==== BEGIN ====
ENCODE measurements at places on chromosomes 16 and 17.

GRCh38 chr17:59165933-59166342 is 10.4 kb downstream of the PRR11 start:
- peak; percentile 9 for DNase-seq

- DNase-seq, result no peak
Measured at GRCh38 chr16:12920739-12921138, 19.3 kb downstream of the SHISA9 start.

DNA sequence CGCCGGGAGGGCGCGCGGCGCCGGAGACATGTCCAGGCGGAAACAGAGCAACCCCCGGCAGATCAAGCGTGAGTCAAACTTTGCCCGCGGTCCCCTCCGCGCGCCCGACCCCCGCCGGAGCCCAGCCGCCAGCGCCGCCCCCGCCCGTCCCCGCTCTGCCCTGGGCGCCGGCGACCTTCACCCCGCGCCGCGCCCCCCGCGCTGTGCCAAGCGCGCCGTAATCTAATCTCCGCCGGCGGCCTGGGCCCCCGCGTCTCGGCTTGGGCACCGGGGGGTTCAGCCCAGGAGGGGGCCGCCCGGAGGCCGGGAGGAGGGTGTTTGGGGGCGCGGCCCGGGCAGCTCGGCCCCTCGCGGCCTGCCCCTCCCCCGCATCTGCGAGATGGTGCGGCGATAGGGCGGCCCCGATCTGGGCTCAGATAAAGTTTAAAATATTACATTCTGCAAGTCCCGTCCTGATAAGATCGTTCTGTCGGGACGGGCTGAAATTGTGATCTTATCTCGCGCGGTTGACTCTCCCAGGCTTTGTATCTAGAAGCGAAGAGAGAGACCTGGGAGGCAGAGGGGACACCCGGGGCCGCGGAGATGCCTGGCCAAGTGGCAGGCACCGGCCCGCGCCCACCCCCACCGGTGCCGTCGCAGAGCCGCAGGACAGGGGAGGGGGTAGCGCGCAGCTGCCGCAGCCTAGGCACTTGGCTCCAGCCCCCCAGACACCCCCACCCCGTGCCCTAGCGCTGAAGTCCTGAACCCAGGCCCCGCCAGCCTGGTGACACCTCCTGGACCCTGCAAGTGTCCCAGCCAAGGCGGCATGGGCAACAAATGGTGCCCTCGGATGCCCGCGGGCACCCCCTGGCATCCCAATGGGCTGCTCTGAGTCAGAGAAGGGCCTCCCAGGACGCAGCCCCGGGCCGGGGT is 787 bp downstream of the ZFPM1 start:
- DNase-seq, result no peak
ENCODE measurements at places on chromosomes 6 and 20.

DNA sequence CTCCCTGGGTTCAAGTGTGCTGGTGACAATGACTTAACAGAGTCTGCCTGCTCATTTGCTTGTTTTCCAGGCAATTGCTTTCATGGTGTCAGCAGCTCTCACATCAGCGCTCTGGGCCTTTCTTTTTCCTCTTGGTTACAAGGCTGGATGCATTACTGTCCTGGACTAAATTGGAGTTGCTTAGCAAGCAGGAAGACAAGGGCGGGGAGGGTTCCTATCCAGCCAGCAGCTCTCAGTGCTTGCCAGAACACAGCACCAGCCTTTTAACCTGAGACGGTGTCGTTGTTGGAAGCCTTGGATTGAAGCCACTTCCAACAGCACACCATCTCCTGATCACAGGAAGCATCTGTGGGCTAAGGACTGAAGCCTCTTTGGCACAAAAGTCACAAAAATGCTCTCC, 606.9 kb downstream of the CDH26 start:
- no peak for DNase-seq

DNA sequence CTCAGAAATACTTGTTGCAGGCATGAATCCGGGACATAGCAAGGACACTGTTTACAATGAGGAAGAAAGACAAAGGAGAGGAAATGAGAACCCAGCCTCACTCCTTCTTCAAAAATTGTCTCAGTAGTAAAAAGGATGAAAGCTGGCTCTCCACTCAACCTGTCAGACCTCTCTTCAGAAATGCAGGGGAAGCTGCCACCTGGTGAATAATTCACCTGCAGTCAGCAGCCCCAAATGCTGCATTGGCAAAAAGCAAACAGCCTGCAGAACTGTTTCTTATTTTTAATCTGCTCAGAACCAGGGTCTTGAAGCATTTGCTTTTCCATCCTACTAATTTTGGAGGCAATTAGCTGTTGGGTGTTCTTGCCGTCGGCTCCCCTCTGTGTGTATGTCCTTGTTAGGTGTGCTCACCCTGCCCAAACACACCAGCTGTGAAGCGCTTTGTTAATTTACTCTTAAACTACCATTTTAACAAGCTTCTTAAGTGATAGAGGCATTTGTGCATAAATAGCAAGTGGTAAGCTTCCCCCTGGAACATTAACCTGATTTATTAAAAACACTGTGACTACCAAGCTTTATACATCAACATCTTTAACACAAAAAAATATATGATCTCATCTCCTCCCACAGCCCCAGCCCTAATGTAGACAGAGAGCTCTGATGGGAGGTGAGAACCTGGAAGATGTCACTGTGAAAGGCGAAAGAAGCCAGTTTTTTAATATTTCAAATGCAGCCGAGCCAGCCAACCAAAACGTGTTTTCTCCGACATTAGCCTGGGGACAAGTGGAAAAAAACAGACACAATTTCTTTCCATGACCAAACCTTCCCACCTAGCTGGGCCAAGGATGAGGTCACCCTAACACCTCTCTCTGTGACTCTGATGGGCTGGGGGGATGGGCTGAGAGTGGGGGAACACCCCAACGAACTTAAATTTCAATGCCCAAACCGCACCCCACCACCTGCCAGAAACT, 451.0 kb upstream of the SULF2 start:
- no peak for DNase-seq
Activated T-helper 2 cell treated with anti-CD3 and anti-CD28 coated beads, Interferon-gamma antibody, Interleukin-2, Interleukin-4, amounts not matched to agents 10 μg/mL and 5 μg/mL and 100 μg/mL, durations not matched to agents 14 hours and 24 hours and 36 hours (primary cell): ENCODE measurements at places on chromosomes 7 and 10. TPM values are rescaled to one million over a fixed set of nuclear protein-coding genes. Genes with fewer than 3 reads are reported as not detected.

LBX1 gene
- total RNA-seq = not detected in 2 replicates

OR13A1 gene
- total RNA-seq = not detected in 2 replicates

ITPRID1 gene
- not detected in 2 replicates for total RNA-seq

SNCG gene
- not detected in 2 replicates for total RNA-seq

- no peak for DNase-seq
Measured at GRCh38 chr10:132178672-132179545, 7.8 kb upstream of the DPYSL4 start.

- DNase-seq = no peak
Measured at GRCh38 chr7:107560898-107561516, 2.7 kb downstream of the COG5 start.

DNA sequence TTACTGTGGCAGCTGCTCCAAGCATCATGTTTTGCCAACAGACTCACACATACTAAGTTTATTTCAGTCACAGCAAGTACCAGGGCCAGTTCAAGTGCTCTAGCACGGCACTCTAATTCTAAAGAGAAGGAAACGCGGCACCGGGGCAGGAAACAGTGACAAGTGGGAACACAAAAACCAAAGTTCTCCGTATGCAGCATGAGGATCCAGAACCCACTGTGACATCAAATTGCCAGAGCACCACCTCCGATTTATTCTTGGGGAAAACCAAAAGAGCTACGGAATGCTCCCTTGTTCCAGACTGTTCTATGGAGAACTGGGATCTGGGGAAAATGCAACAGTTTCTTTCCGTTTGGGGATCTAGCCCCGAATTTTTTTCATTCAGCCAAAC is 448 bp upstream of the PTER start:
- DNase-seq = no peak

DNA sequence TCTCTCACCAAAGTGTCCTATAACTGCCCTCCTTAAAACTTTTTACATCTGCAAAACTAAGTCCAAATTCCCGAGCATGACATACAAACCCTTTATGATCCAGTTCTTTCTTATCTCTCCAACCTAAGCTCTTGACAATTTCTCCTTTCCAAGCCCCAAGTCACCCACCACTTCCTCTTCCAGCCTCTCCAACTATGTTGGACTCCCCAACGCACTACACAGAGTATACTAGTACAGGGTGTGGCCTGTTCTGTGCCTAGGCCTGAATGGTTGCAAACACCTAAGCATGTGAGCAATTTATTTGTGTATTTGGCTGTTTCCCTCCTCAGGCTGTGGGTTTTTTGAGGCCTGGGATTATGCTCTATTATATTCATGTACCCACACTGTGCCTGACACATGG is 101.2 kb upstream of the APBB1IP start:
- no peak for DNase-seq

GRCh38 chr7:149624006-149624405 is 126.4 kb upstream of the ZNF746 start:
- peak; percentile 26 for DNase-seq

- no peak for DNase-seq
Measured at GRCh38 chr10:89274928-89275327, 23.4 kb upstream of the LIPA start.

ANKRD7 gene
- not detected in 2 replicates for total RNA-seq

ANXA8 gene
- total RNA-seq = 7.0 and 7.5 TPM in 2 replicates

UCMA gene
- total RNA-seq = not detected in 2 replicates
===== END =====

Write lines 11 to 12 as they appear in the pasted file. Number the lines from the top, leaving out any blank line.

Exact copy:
DNA sequence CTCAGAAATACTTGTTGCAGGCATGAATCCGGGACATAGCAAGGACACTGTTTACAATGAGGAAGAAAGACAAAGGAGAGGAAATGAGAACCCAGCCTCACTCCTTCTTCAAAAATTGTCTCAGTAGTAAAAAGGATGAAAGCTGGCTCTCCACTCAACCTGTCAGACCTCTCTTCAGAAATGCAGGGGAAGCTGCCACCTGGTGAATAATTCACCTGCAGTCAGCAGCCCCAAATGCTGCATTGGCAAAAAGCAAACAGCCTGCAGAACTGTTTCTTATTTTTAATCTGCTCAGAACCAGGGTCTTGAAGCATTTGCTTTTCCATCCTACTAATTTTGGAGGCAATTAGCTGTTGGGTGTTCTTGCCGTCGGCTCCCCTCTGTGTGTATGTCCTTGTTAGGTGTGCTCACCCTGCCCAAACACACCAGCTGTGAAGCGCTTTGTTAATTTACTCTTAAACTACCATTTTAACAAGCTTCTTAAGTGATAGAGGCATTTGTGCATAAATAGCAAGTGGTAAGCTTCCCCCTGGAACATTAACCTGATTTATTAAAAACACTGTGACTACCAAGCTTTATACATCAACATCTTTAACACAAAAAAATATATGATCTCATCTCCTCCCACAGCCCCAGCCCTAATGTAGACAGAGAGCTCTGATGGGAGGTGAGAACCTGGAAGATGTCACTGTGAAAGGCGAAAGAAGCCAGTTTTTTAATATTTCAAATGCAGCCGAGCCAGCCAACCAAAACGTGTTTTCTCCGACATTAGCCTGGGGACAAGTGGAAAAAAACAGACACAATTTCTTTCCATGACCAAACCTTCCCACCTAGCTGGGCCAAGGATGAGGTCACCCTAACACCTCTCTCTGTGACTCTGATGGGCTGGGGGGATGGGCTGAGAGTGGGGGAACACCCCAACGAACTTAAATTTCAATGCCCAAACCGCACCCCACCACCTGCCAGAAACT, 451.0 kb upstream of the SULF2 start:
- no peak for DNase-seq